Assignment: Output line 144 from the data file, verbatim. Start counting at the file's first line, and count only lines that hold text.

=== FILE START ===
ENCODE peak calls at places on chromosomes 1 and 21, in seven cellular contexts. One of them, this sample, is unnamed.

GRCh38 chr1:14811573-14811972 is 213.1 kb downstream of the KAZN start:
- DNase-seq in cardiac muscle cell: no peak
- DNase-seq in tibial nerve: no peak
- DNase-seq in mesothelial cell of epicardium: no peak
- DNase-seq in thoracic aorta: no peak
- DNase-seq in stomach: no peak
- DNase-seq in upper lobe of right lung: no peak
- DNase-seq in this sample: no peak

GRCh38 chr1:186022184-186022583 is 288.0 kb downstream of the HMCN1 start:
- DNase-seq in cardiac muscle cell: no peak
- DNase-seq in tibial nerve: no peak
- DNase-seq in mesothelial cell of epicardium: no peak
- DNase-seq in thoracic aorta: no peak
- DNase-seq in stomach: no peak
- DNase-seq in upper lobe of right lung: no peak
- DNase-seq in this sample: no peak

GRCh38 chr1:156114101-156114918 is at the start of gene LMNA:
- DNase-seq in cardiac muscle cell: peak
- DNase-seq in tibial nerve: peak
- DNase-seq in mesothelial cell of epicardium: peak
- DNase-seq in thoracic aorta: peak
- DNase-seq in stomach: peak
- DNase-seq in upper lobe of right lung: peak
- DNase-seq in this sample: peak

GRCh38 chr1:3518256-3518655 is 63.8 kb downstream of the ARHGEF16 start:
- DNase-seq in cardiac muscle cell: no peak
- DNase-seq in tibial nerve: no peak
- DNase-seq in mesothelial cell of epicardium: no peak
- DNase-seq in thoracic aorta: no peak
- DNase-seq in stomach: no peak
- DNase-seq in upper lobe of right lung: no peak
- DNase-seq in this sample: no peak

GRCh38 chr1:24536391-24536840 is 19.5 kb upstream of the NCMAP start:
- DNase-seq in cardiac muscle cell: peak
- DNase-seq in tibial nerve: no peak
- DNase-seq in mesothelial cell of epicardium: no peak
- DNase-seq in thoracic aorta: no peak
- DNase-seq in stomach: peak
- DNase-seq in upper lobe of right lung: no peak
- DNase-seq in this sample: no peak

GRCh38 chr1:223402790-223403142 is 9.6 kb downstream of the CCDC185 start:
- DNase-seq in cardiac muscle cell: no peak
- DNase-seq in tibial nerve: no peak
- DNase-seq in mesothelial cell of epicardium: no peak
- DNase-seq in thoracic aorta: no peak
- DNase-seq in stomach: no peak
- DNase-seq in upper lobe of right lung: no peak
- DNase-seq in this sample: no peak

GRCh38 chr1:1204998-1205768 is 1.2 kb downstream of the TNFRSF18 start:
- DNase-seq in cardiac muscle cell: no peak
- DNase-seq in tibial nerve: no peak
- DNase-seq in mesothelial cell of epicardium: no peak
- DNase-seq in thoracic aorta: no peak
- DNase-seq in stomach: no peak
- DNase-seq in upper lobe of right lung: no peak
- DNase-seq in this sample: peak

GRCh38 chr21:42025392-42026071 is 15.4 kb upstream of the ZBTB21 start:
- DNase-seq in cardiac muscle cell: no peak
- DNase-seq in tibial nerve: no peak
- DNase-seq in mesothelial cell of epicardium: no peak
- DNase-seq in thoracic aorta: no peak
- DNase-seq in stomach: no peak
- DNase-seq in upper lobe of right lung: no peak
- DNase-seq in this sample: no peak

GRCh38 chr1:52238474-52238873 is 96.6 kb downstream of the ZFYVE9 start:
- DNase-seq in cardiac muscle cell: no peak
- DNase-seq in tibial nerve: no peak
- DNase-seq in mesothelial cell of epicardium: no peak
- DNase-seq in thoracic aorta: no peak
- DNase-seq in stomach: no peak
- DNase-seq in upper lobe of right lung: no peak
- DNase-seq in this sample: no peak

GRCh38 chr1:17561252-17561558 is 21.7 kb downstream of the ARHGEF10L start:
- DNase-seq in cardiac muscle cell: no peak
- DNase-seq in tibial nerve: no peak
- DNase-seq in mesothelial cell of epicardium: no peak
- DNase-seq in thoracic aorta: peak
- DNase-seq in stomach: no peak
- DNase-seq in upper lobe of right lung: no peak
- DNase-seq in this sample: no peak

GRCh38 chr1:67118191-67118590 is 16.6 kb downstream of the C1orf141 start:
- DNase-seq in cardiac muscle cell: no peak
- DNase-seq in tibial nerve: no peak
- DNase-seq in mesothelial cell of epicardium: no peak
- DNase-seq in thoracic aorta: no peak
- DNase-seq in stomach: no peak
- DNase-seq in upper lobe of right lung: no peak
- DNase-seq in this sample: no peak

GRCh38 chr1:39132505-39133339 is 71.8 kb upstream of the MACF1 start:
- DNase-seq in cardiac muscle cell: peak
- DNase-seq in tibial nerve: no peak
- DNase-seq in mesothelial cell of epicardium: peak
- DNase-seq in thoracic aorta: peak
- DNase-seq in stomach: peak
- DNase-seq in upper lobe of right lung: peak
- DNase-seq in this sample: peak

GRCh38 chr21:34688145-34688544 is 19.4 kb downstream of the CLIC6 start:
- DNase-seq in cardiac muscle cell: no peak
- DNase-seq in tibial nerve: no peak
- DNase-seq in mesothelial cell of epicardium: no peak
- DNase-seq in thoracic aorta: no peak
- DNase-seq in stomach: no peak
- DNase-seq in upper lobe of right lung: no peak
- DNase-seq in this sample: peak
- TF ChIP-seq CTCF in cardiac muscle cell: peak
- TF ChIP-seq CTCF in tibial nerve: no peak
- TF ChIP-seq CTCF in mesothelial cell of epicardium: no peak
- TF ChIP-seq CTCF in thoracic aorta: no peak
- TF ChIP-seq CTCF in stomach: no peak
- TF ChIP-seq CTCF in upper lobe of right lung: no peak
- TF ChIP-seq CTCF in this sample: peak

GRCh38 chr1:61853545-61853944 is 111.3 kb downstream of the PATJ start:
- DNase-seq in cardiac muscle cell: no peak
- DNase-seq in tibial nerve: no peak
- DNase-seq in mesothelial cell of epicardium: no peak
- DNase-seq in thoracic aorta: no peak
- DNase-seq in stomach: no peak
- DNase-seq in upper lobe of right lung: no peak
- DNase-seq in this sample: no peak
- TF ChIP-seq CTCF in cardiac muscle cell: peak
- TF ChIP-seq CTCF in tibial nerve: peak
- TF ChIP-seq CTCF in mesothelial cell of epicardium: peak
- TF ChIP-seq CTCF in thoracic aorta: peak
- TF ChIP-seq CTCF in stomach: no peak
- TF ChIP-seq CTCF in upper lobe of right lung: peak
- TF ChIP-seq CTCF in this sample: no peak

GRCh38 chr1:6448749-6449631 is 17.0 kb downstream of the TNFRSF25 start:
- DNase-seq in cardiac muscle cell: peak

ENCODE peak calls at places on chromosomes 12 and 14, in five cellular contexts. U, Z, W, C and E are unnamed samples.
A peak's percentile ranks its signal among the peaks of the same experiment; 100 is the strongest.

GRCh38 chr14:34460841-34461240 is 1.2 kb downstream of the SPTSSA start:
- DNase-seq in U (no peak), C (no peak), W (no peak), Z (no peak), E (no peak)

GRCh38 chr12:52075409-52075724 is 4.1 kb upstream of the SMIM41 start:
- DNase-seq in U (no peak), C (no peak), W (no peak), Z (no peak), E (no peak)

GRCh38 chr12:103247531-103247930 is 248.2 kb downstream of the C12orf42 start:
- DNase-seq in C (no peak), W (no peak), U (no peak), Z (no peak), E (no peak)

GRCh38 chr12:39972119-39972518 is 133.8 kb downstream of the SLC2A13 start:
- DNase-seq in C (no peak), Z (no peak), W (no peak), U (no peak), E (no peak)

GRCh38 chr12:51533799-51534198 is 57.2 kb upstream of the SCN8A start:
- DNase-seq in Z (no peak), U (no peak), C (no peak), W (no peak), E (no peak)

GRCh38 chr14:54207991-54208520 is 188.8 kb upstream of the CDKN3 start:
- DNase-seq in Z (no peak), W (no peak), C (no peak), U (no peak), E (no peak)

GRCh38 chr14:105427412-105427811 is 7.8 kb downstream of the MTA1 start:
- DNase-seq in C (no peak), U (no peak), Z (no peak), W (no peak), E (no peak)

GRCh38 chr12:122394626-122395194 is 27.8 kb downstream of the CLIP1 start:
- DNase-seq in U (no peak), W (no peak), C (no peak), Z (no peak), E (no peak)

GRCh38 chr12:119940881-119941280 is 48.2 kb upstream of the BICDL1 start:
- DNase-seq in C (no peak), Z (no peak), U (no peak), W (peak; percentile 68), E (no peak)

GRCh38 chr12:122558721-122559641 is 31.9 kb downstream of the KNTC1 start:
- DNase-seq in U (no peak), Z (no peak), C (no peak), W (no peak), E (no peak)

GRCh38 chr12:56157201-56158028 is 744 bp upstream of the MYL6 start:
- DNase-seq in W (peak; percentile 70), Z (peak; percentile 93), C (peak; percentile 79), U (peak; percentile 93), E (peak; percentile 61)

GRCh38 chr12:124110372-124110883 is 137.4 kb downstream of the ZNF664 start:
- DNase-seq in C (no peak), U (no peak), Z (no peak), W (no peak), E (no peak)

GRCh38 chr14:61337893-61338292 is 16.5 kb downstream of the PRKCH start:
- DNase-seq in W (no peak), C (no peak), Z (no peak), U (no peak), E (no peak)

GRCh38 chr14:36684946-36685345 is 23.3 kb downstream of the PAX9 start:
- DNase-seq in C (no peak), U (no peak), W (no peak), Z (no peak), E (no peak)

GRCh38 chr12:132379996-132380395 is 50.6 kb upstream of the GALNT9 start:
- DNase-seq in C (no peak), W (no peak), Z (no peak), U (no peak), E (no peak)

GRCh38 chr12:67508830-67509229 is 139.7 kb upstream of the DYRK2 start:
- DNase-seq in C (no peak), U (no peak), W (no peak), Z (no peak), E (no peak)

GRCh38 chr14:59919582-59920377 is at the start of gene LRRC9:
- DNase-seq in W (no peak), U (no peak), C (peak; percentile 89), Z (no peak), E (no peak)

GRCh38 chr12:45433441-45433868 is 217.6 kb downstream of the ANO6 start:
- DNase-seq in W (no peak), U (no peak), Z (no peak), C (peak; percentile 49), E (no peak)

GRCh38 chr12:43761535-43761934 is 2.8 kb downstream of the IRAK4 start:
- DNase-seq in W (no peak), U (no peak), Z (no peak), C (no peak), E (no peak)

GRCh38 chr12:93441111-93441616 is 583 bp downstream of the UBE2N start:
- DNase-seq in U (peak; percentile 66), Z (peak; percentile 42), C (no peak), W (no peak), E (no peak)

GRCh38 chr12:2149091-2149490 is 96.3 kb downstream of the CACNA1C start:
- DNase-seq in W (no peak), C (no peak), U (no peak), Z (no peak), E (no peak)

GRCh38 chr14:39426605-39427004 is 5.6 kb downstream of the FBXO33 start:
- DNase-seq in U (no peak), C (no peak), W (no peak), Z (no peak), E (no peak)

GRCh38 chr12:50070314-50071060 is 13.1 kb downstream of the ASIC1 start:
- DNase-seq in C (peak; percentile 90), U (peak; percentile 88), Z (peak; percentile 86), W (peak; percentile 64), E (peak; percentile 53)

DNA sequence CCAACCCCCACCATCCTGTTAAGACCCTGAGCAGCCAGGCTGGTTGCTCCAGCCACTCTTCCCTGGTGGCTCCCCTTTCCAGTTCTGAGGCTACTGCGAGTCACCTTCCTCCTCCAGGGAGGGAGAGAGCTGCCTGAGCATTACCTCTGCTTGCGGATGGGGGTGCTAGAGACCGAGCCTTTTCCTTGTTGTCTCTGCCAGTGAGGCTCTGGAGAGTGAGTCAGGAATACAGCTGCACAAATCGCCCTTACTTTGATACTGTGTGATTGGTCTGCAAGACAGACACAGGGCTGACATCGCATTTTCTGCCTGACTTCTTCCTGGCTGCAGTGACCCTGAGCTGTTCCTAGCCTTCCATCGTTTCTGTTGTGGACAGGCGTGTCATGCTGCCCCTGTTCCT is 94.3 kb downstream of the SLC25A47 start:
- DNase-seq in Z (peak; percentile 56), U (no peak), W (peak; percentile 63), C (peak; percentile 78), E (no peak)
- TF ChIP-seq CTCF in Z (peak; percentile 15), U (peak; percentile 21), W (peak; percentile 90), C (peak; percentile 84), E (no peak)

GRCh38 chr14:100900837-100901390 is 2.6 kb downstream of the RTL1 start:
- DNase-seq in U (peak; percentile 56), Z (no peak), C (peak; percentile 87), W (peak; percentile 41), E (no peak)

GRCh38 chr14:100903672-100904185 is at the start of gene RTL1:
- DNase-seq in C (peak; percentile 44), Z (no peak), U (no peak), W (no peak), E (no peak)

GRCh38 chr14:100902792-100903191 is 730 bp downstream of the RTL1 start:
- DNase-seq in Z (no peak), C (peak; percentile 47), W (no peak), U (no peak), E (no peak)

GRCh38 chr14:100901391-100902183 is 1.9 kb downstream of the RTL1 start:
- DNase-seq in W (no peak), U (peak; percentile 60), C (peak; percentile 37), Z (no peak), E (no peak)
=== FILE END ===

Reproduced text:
GRCh38 chr14:105427412-105427811 is 7.8 kb downstream of the MTA1 start: